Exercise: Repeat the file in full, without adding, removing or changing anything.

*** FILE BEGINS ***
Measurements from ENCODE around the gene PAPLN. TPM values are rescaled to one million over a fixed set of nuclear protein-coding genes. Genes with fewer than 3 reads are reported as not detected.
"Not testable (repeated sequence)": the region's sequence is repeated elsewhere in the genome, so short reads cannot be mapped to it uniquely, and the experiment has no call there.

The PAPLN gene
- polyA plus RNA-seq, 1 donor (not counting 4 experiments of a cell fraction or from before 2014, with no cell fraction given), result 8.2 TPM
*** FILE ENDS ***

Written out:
Measurements from ENCODE around the gene PAPLN. TPM values are rescaled to one million over a fixed set of nuclear protein-coding genes. Genes with fewer than 3 reads are reported as not detected.
"Not testable (repeated sequence)": the region's sequence is repeated elsewhere in the genome, so short reads cannot be mapped to it uniquely, and the experiment has no call there.

The PAPLN gene
- polyA plus RNA-seq, 1 donor (not counting 4 experiments of a cell fraction or from before 2014, with no cell fraction given), result 8.2 TPM